One native and non-native species were selected for additional study to explore whether UV screening varied with elevation and prevailing levels of solar radiation. For this study, we sampled the native shrub, Vaccinium reticulatum, and the non-native forb, Verbascum thapsus, across the entire elevational range of both species (762–3352 masl for V. reticulatum; 100–3962 masl for V. thapsus) during June. We chose these species because they could often be found growing in close proximity throughout much of this elevation gradient, which was essential for sampling purposes (measurements were conducted in the dark as indicated below). Sampling locations were located on the south slope of Mauna Kea along a transect that generally corresponded to that used by Nullet and Juvik (1997) in a study characterizing elevation changes in UV-B, photosynthetically active radiation (PAR; 400–700 nm), and total shortwave (SW) radiation (300–3000 nm). In their study, Nullet and Juvik (1997) measured UV-B using a broadband sensor (Robertson-Berger Model 501A Biometer) that provided a measure of biologically effective UV-B (UV-BERY) weighted according to the human erythemal action spectrum. PAR was measured with a LiCor Model LI190SB quantum sensor and SW radiation was measured with an Eppley PSP pyranometer. Nullet and Juvik (1997) collected radiation data at 10 elevations ranging from sea level (0 m) to 4230 masl on Mauna Kea near midday under clear skies in June and then they adjusted their data to correspond to a solar zenith angle of 10°. At each of their sampling elevations, these investigators reported values of UV-BERY, PAR, and SW relative to those at the Mauna Kea summit. We used polynomial regression models [second-order for UV-B and fourth-order for PAR and SW (R2 = 0.98–0.99); SAS JMP] to establish relationships between elevation and these three measures of relative solar irradiance. We then used these regression models to calculate relative clear sky UV-BERY, PAR, and SW for the sampling elevations used in our study. Least square regression and correlation (multivariate) analyses in JMP were used to examine relationships between TUV A, elevation, and solar radiation. For these regression models we tested linear and polynomial models (second, third, and fourth order) and selected the model that explained the largest amount of variation in the data (i.e., the highest value of R2).
Measurements of Leaf Optical Properties
Non-invasive measurements of epidermal TUV A were made on adaxial (upper) surfaces of healthy, fully expanded leaves with a field-portable pulse amplitude modulation (PAM) chlorophyll fluorometer (UVA-PAM; Gademann Instruments, Würzburg, Germany). This instrument provides estimates of epidermal TUV A by measuring the fluorescence yield of chlorophyll (Fo; λ > 650 nm) induced by UV-A (375 nm) and blue (BL; 470 nm) radiation, as outlined by Kolb et al. (2005) and following the precautions and procedures of Barnes et al. (2008). This technique is based on the premise that both UV-A and BL can induce chlorophyll fluorescence and that reductions in the penetration of UV to the mesophyll (e.g., from UV-absorbing compounds in the epidermis) will reduce UV-A-induced chlorophyll fluorescence (FUV A). Fluorescence induced by BL (FBL), which is not absorbed by UV pigments, serves as a reference to account for variation in chlorophyll content and distribution in the mesophyll. Ideally, calculations of epidermal UV transmittance using this technique are based on the FUV A/FBL of epidermis-free leaf samples. As it is usually not possible to readily remove the epidermis for most species, FUV A/FBL values are normally expressed relative to a blue plastic standard (Heinz Walz GmbH, Effeltrich, Germany), which has emission properties similar to an epidermis-free green leaf. Such was the case in this study. The epidermal TUV A reported here should therefore be considered as approximations of the true transmittances for these species.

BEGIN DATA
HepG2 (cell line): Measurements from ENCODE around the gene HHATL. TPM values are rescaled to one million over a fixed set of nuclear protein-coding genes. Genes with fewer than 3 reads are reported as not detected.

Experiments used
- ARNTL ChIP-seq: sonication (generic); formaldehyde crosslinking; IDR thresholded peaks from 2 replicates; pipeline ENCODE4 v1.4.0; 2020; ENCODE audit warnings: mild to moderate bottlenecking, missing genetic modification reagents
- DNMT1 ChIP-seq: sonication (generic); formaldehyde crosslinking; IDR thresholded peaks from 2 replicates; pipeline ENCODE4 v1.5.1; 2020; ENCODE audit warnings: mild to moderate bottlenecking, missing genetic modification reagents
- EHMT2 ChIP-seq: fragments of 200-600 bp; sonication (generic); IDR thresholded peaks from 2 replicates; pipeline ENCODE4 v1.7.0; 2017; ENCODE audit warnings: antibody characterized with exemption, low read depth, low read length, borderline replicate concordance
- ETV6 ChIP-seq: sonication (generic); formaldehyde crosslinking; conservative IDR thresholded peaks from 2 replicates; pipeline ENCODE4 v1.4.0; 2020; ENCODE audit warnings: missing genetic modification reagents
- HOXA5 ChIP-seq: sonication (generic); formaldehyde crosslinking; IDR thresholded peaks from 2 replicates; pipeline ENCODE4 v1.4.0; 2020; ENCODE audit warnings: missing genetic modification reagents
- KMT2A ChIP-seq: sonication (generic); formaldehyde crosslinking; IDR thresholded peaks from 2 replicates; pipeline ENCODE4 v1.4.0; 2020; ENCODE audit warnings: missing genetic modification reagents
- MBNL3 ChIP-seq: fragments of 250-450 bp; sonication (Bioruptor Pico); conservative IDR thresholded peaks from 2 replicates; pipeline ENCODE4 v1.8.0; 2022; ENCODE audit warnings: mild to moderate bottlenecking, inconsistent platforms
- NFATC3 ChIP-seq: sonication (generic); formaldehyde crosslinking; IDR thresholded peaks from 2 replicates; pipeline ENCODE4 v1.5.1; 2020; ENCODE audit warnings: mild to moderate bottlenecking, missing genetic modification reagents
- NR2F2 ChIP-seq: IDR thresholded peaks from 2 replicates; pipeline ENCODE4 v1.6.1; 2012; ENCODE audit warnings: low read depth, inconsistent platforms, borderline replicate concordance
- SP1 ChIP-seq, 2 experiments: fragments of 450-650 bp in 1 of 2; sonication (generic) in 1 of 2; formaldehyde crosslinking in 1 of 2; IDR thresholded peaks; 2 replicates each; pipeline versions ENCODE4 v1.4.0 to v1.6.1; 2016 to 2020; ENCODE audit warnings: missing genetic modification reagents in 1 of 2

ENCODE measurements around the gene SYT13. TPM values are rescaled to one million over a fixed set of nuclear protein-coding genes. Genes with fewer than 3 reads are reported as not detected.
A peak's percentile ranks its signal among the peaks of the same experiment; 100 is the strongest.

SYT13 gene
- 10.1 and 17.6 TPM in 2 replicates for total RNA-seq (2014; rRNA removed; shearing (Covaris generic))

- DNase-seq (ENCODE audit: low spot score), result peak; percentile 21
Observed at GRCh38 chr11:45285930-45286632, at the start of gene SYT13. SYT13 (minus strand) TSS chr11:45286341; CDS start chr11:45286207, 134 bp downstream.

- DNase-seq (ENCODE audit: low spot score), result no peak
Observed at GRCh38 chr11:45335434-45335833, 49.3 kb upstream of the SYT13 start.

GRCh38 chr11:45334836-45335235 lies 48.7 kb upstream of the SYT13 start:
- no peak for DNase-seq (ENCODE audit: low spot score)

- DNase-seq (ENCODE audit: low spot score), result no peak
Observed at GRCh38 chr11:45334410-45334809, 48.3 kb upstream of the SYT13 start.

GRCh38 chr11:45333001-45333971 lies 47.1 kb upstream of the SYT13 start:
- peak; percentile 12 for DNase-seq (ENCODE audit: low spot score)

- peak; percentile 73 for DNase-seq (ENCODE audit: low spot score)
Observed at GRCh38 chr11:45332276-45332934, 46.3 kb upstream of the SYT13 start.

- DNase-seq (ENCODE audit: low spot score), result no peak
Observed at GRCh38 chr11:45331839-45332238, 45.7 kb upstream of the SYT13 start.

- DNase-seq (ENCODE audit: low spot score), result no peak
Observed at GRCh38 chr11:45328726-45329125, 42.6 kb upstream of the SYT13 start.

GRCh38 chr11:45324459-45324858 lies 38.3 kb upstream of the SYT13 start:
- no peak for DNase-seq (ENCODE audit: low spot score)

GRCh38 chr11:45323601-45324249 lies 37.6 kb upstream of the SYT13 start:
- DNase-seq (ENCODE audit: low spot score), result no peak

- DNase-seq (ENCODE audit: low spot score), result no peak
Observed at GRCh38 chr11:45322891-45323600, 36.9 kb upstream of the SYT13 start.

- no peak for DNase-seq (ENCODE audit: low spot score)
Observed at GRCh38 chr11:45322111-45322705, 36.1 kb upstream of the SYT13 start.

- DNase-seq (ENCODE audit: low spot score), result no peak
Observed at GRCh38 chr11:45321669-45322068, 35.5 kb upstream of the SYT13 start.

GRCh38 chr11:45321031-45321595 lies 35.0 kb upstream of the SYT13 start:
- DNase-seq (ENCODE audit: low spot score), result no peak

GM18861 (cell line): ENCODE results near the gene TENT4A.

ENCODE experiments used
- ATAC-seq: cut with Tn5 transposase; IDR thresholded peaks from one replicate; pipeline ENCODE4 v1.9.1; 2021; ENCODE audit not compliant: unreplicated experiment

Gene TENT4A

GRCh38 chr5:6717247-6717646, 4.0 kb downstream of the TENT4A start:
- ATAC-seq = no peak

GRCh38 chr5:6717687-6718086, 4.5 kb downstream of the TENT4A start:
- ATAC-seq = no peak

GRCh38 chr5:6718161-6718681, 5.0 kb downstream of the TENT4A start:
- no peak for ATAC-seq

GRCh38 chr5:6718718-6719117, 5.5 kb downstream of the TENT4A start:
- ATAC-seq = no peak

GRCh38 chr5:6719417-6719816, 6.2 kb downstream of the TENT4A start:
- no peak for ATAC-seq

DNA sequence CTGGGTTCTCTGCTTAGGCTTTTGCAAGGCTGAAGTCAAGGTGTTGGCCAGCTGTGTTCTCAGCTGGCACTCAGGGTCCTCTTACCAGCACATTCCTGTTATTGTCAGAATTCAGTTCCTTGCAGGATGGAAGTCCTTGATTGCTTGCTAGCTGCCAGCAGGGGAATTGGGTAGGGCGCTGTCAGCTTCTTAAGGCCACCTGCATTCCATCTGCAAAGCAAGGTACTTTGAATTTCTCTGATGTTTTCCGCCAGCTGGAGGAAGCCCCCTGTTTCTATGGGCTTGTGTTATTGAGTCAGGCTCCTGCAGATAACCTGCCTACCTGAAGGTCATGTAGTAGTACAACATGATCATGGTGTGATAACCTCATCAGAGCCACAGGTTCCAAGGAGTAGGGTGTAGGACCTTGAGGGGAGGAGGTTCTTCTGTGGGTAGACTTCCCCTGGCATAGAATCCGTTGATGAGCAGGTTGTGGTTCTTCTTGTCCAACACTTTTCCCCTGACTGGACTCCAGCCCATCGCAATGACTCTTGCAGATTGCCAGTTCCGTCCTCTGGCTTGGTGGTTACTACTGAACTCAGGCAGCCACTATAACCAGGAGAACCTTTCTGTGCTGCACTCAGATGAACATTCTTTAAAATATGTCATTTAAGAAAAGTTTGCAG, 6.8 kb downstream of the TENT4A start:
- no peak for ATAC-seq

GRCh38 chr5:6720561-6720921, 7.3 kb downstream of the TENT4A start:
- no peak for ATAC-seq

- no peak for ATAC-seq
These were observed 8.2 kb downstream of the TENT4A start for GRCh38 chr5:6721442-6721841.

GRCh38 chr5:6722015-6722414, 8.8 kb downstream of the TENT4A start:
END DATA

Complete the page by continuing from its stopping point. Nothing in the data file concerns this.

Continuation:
Measurements of TUV A by the UVA-PAM generally exhibit strong, positive correlations with direct measurements of epidermal UV transmittance (in both the UV-B and UV-A) made from epidermal peels (Markstadter et al., 2001), and this technique has been widely used to investigate UV sunscreen protection in a diversity of plant species and conditions (see reviews of Barnes et al., 2015; Julkunen-Tiitto et al., 2015; and references therein). However, while measurements of TUV A made by the UVA-PAM are generally correlated with epidermal UV-B transmittances (TUV B), the specific relationships between TUV B and TUV A can vary with species, depending on the type of UV-absorbing compounds employed (e.g., flavonoids vs. HCAs; Bilger et al., 2001). Thus, while epidermal TUV A measurements made with the UVA-PAM can serve as reasonable estimates of the overall UV screening of leaves (including TUV B, which is technically much more difficult to measure in the field than TUV A), we are unable to precisely relate levels of UV-A screening to that for UV-B in the species surveyed in this study. Also, the presence of anthocyanins in the epidermis can introduce errors in determining TUV A with the UVA-PAM by affecting the penetration of the reference (FBL) beam (Barnes et al., 2000; Pfündel et al., 2007). To avoid these errors, we restricted our sampling to include only plants with green leaves (i.e., leaves that had no visible reddish coloration which would be indicative of anthocyanin accumulation).